Egypt’s president Abdel Fattah al-Sisi is scheduled to address the United Nations General Assembly on Tuesday, even as his government grapples with protests at home.
Asked about the demonstrations that erupted in Cairo and other major cities over the weekend, Sisi blamed ‘political Islam’.
Hundreds took to the streets in the capital and other cities on Friday and Saturday, protesting government corruption. Authorities on Monday arrested more than 400 people in response to the rare anti-Sisi protests, according to human rights monitors.
Sisi was first elected in 2014 with 97% of the vote, and re-elected four years later with the same percentage, in a vote in which the only other candidate was an ardent Sisi supporter. His popularity has been dented by economic austerity measures.
In this article, we explore five key questions about these demonstrations that could potentially trigger a wider movement against former general-turned-President Sisi.
Why are Egyptians protesting?
The protests were called for by Mohamed Aly, 45, an exiled Egyptian businessman in Spain, who in recent weeks has levelled accusations of corruption at Sisi in a series of viral videos which have sparked unprecedented public debate.
Alleging how taxpayer money went into building lavish palaces for Sisi, they have struck a chord with Egyptians who have been bearing the brunt of stringent economic reforms his government has introduced since 2016.
“The image with which Sisi wanted to present himself as Egypt’s saviour from Muslim Brotherhood rule… has been completely dismantled”, said Hassan Nafaa, a veteran political scientist at Cairo University.
Sisi led the military ouster of Islamist president Mohamed Morsi in 2013.
Nafaa explained that Egyptians “have been shouldering the burdens of Sisi’s policies”.
He referred to the austerity measures imposed since the pound was floated in 2016 as a prime example fuelling discontent.
“Mohamed Aly came out of nowhere to become a hero in a certain sense. He managed to unmask Sisi,” Nafaa told AFP.
The Egyptian leader has flatly denied the graft allegations as “lies and slander”.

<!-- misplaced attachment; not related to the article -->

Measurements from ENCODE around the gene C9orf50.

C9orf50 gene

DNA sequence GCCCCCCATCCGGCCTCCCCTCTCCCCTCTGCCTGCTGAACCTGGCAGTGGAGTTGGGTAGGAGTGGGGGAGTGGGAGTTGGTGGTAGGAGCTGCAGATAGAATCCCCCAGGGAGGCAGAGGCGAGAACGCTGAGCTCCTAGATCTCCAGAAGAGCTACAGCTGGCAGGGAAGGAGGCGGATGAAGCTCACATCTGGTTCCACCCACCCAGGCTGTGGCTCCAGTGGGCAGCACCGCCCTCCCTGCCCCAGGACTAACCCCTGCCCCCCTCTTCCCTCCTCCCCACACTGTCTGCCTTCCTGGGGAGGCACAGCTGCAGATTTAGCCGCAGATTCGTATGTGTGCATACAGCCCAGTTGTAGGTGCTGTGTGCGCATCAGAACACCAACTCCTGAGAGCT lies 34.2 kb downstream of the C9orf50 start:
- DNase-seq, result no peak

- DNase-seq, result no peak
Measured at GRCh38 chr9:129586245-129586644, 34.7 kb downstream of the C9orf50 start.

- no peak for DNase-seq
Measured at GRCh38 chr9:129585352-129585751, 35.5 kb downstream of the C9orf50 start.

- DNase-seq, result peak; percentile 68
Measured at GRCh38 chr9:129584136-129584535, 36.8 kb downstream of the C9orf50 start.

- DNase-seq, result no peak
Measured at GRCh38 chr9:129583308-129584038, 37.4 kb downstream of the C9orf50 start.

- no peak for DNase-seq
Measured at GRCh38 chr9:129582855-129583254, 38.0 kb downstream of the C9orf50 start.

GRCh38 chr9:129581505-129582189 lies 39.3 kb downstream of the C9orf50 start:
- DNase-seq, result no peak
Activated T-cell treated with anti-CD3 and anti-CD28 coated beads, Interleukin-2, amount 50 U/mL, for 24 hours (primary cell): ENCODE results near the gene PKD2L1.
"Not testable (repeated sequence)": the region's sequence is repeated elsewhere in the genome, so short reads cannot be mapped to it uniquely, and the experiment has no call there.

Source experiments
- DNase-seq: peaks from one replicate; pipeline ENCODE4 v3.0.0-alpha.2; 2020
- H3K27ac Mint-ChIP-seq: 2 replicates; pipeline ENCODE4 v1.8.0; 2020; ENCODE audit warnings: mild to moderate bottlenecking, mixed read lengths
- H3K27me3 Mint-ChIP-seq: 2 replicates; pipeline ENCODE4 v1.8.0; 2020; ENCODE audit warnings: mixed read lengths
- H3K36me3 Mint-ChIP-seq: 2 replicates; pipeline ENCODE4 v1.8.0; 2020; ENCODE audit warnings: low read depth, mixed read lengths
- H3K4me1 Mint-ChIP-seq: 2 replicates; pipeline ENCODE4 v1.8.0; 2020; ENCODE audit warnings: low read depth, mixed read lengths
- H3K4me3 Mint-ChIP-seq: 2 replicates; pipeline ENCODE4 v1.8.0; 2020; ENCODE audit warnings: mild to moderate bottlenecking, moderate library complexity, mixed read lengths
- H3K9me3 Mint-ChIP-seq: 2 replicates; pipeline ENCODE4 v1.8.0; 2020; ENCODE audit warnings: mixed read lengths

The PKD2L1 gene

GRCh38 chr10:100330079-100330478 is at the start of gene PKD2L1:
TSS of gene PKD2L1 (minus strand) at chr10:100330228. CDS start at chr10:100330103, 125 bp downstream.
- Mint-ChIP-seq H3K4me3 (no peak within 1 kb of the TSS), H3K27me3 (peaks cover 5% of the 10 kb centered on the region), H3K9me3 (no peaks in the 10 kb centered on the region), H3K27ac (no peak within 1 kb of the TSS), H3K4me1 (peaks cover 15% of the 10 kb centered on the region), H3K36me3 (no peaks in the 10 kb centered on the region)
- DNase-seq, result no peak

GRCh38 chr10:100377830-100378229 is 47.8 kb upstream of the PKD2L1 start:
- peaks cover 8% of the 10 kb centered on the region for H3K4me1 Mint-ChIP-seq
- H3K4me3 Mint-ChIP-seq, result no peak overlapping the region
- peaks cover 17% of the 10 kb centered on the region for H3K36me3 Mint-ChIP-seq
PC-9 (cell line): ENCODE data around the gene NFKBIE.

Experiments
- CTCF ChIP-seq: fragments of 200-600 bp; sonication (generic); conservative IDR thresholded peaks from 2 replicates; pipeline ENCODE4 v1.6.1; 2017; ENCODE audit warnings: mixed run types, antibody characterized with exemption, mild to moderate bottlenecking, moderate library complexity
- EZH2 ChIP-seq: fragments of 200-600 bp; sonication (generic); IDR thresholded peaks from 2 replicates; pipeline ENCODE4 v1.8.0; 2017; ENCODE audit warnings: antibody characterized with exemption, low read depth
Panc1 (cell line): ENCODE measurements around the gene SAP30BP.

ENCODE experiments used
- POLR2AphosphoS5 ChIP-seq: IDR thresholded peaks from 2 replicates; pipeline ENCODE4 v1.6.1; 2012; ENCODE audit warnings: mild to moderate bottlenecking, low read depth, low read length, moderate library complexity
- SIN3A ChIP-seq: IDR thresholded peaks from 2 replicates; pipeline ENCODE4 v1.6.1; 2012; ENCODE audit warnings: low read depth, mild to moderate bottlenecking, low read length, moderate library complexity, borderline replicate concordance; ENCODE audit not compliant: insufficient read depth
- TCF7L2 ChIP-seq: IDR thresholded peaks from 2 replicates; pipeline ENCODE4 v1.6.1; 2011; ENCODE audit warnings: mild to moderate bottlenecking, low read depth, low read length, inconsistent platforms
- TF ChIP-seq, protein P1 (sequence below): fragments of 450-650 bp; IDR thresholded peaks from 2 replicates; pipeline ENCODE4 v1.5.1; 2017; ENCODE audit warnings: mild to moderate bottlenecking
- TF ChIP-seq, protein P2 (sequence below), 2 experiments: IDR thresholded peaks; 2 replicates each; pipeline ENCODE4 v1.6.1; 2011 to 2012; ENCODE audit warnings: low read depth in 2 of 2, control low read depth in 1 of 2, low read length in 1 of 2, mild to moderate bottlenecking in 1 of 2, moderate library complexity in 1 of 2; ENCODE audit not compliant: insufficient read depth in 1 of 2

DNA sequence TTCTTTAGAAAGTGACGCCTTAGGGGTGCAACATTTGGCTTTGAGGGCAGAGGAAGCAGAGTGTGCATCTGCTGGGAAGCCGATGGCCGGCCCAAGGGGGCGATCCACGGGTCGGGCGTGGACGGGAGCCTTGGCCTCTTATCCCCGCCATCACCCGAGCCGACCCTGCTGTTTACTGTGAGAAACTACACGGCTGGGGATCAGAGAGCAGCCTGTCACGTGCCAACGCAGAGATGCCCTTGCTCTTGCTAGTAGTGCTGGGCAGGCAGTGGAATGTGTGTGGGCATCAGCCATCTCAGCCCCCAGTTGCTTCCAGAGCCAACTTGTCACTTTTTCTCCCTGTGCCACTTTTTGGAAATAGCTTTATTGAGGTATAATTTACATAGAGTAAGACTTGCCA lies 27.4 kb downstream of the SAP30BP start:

How did protests unfold?
Just after a highly awaited derby between two rival Cairo football clubs last week, scores of protesters gathered in the capital’s iconic Tahrir Square, the epicentre of the 2011 revolution.
Demonstrators in other major cities also joined in a spontaneous outpouring of chants against Sisi’s regime calling for the “downfall of the military regime” and shouting “Leave, Sisi”.
Who is protesting?
Egypt passed a restrictive anti-protest law in 2013 after Morsi’s overthrow and a renewable state of emergency remains in effect.
Sisi’s government has waged an ongoing wide-scale crackdown jailing thousands of Islamists, secular activists and even bloggers and comedians.
The latest example being Mahienour El-Massry, an award-winning human rights lawyer, arrested on Sunday.
The new wave of demonstrators “had not been political before engaging with Aly’s videos. They were shocked with the detailed information he gave,” said Nafaa.
Aly pinpointed villas Sisi had built in recent years in Mediterranean resort towns in Egypt that triggered the ire of many citizens.
“The protesters are those who are socially crushed. They say to themselves ‘we have nothing to lose’ by protesting,” Nafaa added.
How have authorities responded?
Sisi, currently in New York to attend the UN General Meeting this week, has blamed the protests on ‘political Islam’.
Pro-Sisi Egyptian media have gone to great lengths to show that the country is stable and public squares are under control, broadcasting nightly images of traffic moving smoothly.
The government’s foreign media accreditation body released a statement late Saturday cautioning international journalists that their reporting of events “should not be exaggerated”, without explicitly mentioning the protests.
Gamal Eid, director of the Arab Network for Human Rights Information, said more than 400 people in different parts of the country have been arrested in connection with the protests.
“Our lawyers can’t keep up,” he said.
Mohamed Lotfy, director of the Egyptian Commission for Rights and Freedoms, put the number at more than 450 and the Egyptian Center for Economic and Social Rights said 516 had been detained.
What will come next?
Aly, the building contractor, has called for a “million-man march” this Friday dubbing it a “people’s revolution” vowing to unseat Sisi.
Analysts assessing the fluid political situation believe that anger is swelling which would translate to more protests in the coming days.
“What happened on Friday is a worrying sign for the authorities. People went out to demonstrate even in the midst of a heavily securitised environment,” said political analyst Mustapha al-Sayyid.
“I believe these protests won’t stop at this point, but it’s also difficult predicting what comes next”, he added.
U.S. President Donald Trump on Monday gave strong backing to Sisi, saying the two countries have a ‘great long-term relationship’.
“Everybody has demonstrations,” Trump said with Sisi as they met on the sidelines of the U.N. General Assembly in New York.
“No, I’m not concerned with it. Egypt has a great leader.”